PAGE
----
Stayzilla Founder Yogendra Vasupal Arrested By The Police Over Unpaid Dues

The startup dream is unraveling, and it’s unravelling quickly.

Stayzilla founder Yogendra Vasupal has been arrested by the Chennai police on charges of defrauding a client of Rs. 1.72 crore. Vasupal has reportedly confessed to the charges, and will be produced before a magistrate’s court tomorrow, which will send him to jail. StayZilla had shut down operations last month after being unable to raise a fresh round of funding.


The news broke in dramatic fashion late Tuesday evening when Vasupal was reported missing by his cofounder, Sachit Singhi. Singhi had sent a mail with the title “Need help, Yogi is missing!” to his investors at Nexus Venture Partners Matrix Partners. The mail had said that Vasupal was last known to be at the station of Commissioner of Police, Egnore, and the police had taken away his phone. 

In the email, Singhi said that both he and Vasupal had been harassed by one Aditya from Jigsaw, who’d been demanding dues that were owed to him by Stayzilla. He says that over the last few months, Jigsaw had sent henchmen and made threatening phone calls, hoping to recover their money. Incredibly, Singhi also claimed that his parents received a gift parcel with a “black magic sculpture” with his son’s photo which had a nail driven through his head, presumably sent by Jigsaw as an intimidatory tactic.

Jigsaw too had lodged a complaint against Stayzilla, claiming that they were cheated by the hotel aggregator. The police had visited Vasupal’s Bangalore office a few days ago, but had been sent back as they had no warrant.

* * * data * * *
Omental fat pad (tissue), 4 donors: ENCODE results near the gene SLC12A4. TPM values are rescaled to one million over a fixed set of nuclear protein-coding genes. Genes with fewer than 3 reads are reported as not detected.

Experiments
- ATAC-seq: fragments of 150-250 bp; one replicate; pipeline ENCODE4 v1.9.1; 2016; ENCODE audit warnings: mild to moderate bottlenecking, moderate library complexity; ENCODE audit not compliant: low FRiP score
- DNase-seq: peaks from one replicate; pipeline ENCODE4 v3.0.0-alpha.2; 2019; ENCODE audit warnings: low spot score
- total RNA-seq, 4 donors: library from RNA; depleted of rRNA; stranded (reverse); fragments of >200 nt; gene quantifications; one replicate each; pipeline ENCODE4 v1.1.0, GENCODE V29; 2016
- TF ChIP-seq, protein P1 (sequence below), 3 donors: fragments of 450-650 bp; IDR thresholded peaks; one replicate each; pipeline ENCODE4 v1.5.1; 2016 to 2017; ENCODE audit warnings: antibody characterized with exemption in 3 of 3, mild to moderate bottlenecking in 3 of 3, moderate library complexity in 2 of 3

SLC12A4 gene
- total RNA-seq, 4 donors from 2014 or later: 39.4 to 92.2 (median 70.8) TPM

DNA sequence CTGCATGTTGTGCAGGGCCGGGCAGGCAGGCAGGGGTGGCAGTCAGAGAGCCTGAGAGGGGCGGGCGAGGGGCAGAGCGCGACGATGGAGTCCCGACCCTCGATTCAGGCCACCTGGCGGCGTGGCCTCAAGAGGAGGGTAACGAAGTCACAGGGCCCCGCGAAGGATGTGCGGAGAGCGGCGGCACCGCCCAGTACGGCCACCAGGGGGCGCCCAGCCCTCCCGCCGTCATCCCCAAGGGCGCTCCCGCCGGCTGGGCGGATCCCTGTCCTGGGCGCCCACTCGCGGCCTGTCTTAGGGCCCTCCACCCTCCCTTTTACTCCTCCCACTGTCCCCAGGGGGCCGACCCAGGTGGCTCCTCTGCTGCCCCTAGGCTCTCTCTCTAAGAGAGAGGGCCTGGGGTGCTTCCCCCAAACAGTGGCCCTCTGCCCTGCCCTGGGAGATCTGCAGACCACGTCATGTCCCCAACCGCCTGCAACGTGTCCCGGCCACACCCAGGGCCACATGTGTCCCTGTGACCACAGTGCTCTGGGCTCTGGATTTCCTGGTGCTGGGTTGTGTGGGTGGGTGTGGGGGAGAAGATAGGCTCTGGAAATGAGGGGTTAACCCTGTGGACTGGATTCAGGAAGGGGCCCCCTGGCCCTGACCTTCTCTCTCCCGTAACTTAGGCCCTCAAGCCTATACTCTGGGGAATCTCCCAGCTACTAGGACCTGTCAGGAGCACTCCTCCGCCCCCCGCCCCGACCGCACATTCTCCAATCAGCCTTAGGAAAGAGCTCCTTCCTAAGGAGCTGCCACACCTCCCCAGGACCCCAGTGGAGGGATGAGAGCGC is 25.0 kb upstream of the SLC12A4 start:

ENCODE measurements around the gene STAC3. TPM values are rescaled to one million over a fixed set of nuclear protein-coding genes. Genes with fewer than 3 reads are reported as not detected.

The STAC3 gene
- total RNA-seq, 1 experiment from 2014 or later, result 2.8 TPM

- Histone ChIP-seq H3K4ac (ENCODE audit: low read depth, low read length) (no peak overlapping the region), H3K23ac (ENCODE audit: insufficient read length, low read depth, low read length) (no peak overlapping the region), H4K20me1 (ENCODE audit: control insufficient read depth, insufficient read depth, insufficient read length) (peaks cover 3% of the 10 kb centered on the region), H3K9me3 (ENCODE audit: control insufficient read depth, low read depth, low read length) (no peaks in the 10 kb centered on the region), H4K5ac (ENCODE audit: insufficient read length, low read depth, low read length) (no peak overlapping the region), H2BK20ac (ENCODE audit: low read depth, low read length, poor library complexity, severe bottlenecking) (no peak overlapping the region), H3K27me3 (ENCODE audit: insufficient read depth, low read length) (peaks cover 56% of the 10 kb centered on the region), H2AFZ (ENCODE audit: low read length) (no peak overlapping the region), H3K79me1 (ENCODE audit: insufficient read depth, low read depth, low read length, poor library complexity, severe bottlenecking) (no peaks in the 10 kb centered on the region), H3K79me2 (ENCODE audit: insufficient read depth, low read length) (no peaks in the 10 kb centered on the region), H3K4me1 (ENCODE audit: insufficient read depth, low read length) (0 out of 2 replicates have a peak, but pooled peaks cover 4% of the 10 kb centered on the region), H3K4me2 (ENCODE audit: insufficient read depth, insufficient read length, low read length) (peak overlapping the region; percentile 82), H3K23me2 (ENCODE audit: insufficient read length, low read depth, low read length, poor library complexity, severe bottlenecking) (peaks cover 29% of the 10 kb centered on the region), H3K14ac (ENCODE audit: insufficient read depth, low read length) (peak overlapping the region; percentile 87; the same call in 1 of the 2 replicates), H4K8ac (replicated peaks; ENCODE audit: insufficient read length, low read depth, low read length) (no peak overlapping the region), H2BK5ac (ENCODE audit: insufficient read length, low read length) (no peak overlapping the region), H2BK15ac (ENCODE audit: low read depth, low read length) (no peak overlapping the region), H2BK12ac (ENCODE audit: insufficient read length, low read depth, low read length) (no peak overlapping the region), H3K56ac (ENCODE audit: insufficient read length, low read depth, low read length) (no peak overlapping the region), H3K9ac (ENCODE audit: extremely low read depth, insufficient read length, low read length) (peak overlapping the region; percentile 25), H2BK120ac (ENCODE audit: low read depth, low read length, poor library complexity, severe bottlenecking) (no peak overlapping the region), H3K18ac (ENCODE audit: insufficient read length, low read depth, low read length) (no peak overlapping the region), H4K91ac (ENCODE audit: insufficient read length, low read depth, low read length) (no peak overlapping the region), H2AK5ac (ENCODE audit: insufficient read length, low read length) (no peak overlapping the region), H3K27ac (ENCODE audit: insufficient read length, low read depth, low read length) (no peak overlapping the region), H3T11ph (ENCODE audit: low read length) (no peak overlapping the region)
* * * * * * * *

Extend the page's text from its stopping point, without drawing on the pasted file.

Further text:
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Singhi’s mail had gone viral on Twitter, and the startup community had rallied around to help Vasupal. Freshdesk founder Girish Mathrabootham, who’s based out of Chennai, had offered to help, as had many journalists and VCs. It had later emerged that Vasupal was in custody.

Stayzilla had shut down its operations last month in a move that had surprised many industry watchers. Founded in 2005, it had bootstrapped operations for 8 years before raising a seed round of funding in 2013. It had then gone on to raise nearly Rs. 200 crore in the following four years. The company, though, had struggled to match up to bigger hotel chains, and new entrants like Airbnb. Vasupal blamed the “discounting-based growth rampant in the travel industry since 2015” for the shutdown, which meant Stayzilla wasn’t able to “even recoup what it put in.”

Vasupal’s arrest, though, will send shockwaves around the startup community. The ecosystem had boomed over the last few years, with easy access to money, sky-high salaries, and a mushrooming of new companies. But the harsh reality of unsustainable, hyper-funded growth is beginning to dawn on Indian startups. There had been warning bells when the layoffs, markdowns, and shutdowns had begun. But the arrest of a well-liked startup founder has just put the ecosystem’s troubles in painfully real terms.